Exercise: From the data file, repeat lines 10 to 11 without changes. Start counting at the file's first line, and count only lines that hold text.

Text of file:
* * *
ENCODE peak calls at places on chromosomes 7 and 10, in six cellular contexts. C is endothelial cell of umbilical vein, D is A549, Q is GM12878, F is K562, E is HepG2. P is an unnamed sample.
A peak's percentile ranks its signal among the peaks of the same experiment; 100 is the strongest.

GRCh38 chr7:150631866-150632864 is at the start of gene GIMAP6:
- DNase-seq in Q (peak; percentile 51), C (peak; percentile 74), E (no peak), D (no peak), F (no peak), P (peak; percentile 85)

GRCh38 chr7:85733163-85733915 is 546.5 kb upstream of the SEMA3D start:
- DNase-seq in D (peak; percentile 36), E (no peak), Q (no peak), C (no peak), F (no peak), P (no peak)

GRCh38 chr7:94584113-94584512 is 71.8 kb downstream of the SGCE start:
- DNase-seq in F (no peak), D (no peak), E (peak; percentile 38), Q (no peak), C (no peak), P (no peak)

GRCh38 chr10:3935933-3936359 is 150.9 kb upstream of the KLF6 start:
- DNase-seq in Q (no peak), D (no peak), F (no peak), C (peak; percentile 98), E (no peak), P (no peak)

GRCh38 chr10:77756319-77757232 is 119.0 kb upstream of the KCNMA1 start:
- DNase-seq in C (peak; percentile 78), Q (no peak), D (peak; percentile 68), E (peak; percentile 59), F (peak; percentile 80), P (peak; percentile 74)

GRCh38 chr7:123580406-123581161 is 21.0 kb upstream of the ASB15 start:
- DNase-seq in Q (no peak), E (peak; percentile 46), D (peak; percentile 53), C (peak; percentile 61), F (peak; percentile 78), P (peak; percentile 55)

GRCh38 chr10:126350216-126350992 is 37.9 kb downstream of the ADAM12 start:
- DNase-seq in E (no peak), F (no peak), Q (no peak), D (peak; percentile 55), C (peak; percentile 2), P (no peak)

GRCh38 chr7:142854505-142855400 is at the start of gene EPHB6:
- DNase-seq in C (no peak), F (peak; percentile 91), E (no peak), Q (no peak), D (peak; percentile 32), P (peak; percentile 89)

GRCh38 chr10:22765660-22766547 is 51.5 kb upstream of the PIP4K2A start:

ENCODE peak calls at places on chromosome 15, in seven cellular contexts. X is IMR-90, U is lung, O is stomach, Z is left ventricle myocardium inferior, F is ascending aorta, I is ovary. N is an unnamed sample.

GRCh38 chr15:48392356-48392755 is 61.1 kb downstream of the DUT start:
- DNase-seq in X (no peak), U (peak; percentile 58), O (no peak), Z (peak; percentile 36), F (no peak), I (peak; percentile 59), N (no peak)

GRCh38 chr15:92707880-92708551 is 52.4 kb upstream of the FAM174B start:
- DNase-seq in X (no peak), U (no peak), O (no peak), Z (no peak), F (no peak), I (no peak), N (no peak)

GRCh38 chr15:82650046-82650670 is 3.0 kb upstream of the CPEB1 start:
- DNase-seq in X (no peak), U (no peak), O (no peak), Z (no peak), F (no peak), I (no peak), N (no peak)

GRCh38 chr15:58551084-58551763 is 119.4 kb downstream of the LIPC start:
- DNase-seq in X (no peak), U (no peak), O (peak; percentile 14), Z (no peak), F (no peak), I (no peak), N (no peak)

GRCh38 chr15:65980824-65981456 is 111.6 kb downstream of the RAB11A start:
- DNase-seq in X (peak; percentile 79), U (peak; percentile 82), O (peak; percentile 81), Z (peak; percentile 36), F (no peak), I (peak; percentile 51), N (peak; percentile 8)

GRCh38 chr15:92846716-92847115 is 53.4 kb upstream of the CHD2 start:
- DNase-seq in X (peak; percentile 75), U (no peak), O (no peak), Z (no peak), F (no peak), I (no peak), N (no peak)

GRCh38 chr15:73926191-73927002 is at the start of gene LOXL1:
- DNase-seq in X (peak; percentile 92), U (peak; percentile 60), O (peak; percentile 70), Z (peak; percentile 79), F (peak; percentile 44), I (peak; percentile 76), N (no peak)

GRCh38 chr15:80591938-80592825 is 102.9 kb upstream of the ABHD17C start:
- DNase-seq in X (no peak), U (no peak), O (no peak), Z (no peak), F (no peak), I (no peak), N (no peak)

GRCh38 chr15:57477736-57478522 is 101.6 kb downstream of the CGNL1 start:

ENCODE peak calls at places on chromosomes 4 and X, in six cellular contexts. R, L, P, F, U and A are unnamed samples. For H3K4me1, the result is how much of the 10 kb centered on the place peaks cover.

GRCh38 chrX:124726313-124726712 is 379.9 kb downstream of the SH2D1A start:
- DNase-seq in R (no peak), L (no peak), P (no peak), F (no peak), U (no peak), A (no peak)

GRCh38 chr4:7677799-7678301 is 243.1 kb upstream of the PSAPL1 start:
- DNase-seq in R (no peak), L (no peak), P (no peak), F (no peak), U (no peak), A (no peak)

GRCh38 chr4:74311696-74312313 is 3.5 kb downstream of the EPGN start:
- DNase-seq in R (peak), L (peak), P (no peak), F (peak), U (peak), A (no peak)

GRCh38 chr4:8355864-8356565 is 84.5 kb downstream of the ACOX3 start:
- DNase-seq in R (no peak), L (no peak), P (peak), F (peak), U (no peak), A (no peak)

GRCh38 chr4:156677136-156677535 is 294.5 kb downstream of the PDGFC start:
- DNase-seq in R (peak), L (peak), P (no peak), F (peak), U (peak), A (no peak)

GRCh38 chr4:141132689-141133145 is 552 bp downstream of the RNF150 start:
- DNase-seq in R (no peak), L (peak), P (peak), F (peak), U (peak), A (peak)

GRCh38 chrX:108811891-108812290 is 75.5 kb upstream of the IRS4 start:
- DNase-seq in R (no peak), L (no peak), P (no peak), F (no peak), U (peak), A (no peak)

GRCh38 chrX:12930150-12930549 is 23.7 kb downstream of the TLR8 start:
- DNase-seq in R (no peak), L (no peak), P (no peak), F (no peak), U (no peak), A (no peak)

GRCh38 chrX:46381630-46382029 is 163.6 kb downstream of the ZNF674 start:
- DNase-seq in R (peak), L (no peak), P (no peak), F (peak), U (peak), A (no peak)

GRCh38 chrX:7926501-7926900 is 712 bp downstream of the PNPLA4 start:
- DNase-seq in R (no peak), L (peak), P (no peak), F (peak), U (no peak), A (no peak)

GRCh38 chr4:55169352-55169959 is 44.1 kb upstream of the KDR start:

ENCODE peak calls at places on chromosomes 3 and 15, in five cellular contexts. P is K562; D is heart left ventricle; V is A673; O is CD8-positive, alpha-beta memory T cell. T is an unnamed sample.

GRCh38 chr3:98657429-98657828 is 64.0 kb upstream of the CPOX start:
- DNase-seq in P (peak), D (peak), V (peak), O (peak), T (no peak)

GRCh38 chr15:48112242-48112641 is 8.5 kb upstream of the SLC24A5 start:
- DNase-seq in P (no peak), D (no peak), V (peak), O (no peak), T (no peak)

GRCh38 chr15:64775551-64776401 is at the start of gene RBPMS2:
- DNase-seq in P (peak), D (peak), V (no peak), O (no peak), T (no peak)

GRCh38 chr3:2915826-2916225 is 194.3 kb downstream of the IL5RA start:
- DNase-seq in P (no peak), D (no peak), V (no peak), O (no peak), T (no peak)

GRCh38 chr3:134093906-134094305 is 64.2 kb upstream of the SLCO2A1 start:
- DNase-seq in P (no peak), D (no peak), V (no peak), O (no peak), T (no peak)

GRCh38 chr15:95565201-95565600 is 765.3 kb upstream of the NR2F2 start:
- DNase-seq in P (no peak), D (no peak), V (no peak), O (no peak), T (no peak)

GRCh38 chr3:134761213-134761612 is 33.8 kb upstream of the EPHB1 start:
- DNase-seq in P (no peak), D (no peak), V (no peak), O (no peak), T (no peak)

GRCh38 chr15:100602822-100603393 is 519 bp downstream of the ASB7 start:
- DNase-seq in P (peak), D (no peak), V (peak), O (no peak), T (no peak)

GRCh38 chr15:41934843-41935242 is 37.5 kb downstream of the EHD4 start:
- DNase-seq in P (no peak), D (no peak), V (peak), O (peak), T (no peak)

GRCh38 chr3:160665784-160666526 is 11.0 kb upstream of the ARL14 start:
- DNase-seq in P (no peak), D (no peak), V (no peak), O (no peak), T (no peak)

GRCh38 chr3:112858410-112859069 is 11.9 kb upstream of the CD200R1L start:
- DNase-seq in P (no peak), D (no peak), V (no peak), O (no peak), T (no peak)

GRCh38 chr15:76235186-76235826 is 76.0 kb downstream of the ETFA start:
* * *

- DNase-seq in Q (no peak), D (no peak), F (no peak), C (peak; percentile 98), E (no peak), P (no peak)

GRCh38 chr10:77756319-77757232 is 119.0 kb upstream of the KCNMA1 start: